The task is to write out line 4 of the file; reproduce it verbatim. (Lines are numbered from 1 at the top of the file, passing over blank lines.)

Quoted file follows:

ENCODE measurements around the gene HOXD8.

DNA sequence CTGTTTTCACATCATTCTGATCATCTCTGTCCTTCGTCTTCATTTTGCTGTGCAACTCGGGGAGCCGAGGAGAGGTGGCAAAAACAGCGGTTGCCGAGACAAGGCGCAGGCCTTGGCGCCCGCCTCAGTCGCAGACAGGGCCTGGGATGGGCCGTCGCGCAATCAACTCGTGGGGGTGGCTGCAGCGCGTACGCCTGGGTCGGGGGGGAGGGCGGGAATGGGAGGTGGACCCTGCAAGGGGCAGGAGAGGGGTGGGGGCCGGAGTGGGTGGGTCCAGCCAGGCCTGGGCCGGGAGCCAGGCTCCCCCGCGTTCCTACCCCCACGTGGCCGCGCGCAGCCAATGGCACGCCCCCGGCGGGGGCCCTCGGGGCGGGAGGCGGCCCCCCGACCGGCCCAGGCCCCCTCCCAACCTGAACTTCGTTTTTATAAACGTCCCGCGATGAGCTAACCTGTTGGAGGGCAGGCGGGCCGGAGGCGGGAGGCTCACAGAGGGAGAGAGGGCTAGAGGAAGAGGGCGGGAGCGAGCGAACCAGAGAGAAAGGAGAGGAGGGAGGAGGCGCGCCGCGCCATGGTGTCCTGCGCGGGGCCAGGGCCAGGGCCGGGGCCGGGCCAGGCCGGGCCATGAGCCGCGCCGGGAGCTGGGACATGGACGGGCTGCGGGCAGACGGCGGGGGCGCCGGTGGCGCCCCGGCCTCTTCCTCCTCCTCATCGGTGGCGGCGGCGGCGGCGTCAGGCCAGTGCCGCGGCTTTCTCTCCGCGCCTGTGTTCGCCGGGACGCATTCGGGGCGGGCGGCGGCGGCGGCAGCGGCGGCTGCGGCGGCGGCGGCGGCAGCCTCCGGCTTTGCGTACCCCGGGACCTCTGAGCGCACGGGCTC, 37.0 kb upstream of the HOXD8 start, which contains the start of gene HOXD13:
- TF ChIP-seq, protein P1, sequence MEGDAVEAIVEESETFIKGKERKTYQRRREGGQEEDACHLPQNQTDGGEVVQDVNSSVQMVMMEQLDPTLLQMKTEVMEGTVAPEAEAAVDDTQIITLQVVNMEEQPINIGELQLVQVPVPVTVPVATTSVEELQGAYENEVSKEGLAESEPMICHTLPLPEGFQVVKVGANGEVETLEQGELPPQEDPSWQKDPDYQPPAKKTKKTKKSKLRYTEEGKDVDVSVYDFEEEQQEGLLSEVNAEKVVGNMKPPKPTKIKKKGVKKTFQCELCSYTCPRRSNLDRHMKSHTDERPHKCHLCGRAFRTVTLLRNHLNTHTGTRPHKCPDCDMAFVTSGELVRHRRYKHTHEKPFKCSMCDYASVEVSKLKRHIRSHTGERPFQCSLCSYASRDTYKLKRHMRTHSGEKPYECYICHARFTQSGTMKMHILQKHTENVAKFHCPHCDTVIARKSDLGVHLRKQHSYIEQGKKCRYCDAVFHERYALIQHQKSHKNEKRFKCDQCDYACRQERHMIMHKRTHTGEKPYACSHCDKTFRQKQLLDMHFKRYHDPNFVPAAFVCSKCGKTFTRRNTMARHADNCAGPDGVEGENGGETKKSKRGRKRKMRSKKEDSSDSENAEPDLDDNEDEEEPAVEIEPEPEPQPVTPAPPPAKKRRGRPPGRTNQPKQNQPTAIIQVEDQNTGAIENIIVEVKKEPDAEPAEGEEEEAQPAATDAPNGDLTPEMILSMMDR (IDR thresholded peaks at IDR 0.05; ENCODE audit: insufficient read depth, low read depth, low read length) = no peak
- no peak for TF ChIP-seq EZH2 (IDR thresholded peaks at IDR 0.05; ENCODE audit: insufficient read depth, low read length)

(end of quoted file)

- no peak for TF ChIP-seq EZH2 (IDR thresholded peaks at IDR 0.05; ENCODE audit: insufficient read depth, low read length)